Aside from eliminating the need for supervision inspection, using software will ensure accurate computation of big data and the money needed to fund the project.
The Purpose and Why Electrical Contractors Need Electrical Estimation
One of the biggest reasons for electrical estimating is to exercise control over the process and the quality of the materials required depending on the job.
Another reason for using an electrical estimator is to accurately determine the cost of labour and materials involved and use this data as an example for future projects.
Lastly, an electrical estimator is used as a reference point while the project is undergoing construction.
Commonly overlooked factors, such as transportation stock incidental contingencies, are included in the data.
This is a good example of how estimation can result in a more precise and accurate computation of all the costs involved in the project.
What to Consider Before Doing an Electrical Estimation
When preparing estimations, it is important to take the following factors into account:
- Full specification of materials
- Sufficient labour
- Skill and suitability of labourers
While it is crucial that the project stays within the budget, the quality of materials used is of the utmost importance.
To complete the work, the labourers must have the appropriate competencies. Their wages must also be considered to determine the most economical procedure for the execution.
Frequently Asked Questions
Why Is Estimating Electrical Materials Important?
Estimating the cost of electrical materials is crucial for every project because it ensures that the quality of the materials is the best, all the while staying within the proposed budget.
As an important part of the construction process, estimating can win bids for firms.
This process helps contractors exercise control in all phases of construction, including designing, picking the materials and labourers, and up until the project is constructed.
It is also for the safety of the people who will occupy the residential or commercial space.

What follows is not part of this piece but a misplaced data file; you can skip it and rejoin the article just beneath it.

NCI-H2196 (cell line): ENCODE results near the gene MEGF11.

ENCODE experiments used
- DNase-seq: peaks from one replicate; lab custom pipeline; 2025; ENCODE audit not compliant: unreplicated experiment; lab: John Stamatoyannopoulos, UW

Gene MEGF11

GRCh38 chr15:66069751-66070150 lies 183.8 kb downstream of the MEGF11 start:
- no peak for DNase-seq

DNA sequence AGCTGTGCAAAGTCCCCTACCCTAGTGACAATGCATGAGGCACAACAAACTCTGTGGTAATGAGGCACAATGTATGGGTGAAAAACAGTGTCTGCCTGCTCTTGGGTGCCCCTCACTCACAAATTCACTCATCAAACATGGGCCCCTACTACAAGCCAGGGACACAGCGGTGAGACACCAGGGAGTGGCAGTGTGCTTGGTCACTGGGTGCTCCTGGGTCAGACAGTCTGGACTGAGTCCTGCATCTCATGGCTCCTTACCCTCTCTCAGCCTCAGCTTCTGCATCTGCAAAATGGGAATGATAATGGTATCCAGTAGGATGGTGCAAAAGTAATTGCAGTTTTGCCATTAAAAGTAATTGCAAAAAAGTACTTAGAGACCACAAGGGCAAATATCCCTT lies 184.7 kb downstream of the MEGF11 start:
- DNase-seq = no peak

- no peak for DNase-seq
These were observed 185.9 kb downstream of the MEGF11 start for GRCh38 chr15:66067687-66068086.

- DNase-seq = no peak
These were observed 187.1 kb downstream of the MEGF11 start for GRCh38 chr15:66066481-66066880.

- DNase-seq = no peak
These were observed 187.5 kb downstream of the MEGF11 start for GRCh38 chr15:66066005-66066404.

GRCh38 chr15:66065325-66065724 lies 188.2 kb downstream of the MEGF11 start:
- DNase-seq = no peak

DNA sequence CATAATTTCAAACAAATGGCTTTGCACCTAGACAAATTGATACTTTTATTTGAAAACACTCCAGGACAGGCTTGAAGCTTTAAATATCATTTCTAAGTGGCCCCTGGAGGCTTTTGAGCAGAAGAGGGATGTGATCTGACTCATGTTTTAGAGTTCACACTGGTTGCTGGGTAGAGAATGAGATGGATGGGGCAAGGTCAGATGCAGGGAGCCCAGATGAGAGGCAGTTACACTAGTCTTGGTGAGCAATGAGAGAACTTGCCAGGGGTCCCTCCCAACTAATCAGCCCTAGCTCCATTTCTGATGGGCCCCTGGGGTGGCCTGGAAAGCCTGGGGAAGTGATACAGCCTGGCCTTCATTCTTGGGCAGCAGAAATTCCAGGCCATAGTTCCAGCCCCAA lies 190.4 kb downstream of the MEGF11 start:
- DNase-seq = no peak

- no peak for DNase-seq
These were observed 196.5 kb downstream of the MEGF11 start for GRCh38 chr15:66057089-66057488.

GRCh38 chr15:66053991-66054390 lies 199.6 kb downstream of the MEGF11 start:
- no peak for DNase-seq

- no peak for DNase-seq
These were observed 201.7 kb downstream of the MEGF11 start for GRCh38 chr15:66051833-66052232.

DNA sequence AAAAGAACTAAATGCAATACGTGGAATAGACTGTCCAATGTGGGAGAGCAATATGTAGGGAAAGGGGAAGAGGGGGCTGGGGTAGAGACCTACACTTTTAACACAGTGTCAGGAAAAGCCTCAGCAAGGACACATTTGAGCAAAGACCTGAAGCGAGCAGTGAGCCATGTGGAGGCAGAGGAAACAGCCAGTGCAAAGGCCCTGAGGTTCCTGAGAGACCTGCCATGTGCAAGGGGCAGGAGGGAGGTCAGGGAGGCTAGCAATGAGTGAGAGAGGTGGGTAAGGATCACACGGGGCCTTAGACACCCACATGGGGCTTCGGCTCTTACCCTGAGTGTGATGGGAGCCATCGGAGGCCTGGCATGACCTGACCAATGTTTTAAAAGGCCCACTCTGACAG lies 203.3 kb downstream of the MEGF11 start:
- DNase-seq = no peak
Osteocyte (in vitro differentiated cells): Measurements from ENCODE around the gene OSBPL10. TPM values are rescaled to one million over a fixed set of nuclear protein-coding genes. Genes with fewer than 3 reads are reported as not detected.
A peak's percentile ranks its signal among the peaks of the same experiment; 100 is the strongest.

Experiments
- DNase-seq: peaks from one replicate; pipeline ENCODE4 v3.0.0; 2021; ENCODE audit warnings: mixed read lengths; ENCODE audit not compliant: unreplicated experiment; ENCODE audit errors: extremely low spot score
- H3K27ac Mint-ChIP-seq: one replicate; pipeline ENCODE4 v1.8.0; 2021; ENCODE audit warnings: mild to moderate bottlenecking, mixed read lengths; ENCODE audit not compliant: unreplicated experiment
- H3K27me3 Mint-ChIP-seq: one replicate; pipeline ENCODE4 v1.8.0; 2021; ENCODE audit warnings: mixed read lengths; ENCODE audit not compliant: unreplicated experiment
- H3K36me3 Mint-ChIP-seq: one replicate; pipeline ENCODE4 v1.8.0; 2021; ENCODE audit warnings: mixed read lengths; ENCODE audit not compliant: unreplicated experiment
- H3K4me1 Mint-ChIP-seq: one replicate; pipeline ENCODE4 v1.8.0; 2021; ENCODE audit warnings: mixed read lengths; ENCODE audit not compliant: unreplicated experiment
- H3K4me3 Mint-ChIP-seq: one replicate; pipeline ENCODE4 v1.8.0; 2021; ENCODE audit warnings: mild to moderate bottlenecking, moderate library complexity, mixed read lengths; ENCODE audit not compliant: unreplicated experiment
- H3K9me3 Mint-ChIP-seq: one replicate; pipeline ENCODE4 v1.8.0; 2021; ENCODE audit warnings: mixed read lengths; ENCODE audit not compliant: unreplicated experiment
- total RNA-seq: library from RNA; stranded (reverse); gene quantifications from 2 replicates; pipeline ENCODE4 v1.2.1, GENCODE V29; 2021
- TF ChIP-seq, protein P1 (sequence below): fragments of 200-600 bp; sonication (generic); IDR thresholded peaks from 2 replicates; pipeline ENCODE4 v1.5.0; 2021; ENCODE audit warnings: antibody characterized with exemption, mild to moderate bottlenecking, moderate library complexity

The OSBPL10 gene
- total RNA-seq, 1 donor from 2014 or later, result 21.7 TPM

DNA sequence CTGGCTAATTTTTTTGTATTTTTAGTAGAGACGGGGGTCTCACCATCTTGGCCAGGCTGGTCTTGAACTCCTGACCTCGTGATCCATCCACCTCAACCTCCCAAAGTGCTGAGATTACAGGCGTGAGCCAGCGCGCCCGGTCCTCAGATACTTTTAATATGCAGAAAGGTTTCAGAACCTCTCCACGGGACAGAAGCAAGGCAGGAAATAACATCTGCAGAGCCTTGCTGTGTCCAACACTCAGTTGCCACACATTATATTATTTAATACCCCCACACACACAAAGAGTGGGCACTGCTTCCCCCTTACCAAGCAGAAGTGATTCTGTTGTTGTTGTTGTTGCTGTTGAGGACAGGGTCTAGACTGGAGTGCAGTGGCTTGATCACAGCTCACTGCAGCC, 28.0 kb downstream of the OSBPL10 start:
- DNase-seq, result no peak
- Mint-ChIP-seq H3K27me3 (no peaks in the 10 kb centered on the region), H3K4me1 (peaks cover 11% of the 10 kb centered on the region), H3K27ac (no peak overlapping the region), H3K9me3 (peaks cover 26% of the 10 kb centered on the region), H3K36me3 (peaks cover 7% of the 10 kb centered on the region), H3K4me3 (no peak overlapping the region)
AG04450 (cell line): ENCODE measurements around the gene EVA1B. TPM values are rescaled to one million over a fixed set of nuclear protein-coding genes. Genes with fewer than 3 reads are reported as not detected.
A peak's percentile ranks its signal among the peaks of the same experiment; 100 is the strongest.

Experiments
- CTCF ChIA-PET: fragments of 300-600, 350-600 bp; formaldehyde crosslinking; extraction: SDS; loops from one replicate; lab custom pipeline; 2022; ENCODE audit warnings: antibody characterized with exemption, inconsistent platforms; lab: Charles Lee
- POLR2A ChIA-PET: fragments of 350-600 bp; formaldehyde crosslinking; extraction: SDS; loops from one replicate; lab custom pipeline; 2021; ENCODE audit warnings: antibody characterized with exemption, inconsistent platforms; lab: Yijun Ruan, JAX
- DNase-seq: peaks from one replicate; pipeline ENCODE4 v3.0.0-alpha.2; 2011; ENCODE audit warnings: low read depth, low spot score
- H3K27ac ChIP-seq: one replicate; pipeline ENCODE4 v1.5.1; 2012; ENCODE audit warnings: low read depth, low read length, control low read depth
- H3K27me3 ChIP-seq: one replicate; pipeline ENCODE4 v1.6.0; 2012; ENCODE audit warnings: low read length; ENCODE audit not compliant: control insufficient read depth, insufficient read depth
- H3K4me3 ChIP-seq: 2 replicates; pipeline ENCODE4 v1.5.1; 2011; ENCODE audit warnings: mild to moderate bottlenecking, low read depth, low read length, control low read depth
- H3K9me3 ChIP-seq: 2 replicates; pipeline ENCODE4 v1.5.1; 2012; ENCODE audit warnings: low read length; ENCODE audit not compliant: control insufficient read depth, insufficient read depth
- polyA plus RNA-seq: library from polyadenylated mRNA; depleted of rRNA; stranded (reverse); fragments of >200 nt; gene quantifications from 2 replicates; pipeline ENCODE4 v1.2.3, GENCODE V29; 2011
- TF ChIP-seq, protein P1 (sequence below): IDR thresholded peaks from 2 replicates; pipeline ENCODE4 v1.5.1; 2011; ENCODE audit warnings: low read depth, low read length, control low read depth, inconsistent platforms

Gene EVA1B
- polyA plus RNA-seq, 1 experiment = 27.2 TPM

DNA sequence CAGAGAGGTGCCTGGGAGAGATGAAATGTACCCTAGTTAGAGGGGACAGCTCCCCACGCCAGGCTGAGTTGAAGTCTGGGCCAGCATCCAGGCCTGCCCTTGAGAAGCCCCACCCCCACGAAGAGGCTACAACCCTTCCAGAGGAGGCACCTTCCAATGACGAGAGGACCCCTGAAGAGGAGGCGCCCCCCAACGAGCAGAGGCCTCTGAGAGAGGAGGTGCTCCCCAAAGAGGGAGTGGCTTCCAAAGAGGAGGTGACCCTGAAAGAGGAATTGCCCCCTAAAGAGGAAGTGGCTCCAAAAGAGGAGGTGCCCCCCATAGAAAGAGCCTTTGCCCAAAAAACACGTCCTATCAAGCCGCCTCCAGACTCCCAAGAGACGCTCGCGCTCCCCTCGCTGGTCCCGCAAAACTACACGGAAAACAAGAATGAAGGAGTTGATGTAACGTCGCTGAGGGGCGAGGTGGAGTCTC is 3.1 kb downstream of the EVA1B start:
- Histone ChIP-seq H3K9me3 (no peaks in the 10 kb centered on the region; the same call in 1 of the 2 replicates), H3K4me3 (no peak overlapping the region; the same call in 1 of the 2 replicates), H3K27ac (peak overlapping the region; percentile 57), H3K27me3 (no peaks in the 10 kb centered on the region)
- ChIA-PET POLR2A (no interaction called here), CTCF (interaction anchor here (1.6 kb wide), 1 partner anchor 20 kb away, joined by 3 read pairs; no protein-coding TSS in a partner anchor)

Can an Electrician Become an Estimator?
Yes, an electrician can become an estimator.
Usually, they would need to be licenced to start estimating electricity costs, but electricians are the experts in this field due to their experience alone.
Sometimes, they can even provide an accurate estimate by walking around the project space and factoring in the needs and preferences of a customer.
While this may not be true for beginners, veteran electricians will refer to projects they worked on in the past
How Is Electrical Work Calculated?
Electrical work can be calculated through manual computation or through the use of software.
Manual work is done by guesstimating or providing a rough figure on top of the head of the estimator. We do not recommend this for projects that have specific needs.
Another way of calculating the electrical work is through the other methods we mentioned above.
The use of the software is most helpful for large projects or for processes that require specialisation or expertise in certain skills.
The calculation of a project can also depend on the priorities of the clientele. Here are some guide questions that can help you:
- Does the client prioritise sticking within the budget, or are they amenable to slight changes if it means improving the overall quality?
- Does this project require specific skills of experienced labourers, or can new labourers be hired to perform basic construction?
- Is the client meticulous about the quality and source of the materials, or are they giving the firm discretion?
We hope this article helped you understand what electrical estimating is and why it is important for a project.
Make sure to select the best method for your current situation while achieving the utmost accuracy.
Need help with electrical estimating for your next job? Just reach out to us at Chase Estimating via email, phone or chat and we would be happy to sort not just your electrical but your mechanical and insulation estimating requirements as well.